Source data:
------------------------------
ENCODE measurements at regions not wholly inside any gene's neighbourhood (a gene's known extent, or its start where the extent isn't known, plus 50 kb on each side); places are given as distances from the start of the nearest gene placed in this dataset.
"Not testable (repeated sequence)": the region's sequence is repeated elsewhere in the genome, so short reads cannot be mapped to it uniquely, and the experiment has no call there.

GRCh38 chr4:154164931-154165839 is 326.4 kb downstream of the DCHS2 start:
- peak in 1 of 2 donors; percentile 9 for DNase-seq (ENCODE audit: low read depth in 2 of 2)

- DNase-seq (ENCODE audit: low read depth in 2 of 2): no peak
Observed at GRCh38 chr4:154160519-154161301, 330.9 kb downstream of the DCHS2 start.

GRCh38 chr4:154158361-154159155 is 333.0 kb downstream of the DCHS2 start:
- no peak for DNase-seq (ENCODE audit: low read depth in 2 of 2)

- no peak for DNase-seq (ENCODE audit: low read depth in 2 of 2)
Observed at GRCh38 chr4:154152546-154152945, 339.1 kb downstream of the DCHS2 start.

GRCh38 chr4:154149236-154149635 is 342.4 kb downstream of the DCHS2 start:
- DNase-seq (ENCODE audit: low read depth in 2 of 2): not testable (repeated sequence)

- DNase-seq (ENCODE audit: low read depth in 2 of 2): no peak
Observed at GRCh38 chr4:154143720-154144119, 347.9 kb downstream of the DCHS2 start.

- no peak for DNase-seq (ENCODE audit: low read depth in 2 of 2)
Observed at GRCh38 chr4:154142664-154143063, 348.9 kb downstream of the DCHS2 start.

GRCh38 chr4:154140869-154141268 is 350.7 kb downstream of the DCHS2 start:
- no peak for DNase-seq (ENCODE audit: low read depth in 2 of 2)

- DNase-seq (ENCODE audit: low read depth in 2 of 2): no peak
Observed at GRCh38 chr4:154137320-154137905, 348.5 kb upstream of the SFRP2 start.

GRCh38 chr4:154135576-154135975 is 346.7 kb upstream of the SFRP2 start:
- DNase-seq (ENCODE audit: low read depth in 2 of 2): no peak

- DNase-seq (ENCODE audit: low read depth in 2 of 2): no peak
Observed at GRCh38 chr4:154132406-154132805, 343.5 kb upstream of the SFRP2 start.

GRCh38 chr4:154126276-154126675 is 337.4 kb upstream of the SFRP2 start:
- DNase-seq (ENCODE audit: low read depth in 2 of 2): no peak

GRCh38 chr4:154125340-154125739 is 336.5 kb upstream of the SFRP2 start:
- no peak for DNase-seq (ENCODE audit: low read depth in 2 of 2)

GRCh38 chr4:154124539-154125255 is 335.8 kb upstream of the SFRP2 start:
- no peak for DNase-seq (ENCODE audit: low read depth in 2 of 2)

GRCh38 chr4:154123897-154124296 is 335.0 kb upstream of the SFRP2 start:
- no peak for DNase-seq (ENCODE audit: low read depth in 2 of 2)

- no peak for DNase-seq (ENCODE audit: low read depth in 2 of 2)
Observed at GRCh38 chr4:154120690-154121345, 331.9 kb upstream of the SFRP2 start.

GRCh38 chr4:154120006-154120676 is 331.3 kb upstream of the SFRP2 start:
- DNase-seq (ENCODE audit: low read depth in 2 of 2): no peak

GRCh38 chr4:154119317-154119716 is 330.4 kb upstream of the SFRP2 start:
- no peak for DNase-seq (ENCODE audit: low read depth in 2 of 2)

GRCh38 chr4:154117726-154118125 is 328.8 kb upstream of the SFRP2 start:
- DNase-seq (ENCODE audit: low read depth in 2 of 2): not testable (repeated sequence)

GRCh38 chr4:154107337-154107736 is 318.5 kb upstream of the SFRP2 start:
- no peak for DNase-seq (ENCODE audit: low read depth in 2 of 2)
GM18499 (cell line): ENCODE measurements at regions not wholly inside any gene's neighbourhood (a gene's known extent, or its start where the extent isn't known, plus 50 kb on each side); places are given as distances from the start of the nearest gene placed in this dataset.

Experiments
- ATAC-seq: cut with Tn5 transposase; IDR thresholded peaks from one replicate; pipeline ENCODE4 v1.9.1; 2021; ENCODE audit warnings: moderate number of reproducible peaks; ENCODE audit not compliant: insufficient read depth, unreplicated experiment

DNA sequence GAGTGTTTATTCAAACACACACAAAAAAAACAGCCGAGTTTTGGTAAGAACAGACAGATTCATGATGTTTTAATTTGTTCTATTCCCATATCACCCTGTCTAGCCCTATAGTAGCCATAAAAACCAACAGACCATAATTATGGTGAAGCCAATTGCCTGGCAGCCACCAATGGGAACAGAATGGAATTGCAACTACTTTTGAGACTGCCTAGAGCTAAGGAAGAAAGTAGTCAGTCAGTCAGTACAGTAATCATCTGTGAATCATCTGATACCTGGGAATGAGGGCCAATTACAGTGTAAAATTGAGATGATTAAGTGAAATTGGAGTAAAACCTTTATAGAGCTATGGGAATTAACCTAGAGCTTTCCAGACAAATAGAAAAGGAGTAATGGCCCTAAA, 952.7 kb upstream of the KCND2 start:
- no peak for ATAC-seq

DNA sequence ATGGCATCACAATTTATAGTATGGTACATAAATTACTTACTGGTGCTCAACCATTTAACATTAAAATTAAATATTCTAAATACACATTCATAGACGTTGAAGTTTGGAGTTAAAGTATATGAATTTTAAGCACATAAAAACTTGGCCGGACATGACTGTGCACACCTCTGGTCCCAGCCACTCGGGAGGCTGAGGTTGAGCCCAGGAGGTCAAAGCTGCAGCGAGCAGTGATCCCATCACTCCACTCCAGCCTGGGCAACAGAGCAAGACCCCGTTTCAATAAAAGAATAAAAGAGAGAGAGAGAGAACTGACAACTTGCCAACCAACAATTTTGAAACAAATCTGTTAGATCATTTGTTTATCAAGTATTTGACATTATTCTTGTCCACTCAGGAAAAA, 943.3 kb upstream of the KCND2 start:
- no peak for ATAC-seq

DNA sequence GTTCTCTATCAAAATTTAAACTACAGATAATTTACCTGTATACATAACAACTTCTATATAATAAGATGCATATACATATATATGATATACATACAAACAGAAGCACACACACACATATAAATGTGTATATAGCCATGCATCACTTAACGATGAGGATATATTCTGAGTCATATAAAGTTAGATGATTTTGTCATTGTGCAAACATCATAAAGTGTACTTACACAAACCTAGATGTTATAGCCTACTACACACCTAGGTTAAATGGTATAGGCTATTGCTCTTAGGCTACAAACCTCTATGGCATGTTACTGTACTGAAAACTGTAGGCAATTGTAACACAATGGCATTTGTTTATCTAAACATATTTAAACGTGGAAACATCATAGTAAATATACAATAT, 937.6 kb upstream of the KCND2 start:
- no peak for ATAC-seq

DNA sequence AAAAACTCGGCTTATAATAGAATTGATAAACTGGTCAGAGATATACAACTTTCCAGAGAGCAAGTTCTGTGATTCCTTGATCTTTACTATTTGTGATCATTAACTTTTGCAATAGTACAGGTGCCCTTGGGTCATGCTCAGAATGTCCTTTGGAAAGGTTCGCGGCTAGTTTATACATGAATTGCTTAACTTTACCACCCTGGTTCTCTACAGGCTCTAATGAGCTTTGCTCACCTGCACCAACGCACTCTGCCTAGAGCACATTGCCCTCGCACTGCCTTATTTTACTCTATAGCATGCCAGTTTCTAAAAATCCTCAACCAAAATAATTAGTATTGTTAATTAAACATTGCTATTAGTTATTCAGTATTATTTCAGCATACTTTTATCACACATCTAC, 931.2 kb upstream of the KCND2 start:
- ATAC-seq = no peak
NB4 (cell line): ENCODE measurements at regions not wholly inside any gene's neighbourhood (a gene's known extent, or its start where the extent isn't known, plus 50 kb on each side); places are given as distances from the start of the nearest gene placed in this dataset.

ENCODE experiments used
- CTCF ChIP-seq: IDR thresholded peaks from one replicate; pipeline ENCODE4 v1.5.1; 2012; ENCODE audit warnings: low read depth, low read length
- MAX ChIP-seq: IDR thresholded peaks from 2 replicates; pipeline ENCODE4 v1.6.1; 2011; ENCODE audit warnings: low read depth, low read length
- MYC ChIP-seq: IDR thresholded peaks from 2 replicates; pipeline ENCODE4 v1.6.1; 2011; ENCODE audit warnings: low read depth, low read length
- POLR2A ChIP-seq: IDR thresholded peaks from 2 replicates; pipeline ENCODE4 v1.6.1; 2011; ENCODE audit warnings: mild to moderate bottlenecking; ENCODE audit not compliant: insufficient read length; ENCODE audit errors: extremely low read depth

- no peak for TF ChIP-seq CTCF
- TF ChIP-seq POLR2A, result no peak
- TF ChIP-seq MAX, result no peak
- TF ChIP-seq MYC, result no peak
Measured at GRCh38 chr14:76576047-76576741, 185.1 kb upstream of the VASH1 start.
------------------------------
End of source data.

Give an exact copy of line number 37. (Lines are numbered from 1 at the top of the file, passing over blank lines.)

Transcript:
GRCh38 chr4:154119317-154119716 is 330.4 kb upstream of the SFRP2 start: